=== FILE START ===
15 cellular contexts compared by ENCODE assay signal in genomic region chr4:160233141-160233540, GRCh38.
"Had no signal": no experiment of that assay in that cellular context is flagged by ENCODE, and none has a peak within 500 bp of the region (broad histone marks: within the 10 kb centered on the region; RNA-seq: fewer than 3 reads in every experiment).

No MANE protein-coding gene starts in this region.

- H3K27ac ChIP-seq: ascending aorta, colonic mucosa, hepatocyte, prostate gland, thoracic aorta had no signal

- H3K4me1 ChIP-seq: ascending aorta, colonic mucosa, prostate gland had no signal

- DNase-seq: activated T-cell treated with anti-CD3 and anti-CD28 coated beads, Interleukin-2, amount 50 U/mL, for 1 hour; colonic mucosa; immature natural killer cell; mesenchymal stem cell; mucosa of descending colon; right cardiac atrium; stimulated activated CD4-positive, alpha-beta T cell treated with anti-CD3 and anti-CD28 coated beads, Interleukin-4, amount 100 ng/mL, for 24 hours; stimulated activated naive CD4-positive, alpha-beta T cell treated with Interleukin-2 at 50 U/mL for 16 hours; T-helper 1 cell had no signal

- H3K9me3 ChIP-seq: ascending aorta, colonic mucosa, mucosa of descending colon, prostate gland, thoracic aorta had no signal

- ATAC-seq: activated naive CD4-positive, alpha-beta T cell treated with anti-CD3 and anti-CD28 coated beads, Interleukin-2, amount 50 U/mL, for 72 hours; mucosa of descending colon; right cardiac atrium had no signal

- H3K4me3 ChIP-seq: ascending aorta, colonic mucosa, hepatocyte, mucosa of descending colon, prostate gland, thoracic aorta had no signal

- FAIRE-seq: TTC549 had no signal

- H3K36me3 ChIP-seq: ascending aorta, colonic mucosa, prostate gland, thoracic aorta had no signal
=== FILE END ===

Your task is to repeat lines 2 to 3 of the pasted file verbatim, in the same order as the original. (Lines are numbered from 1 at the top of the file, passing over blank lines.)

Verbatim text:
"Had no signal": no experiment of that assay in that cellular context is flagged by ENCODE, and none has a peak within 500 bp of the region (broad histone marks: within the 10 kb centered on the region; RNA-seq: fewer than 3 reads in every experiment).

No MANE protein-coding gene starts in this region.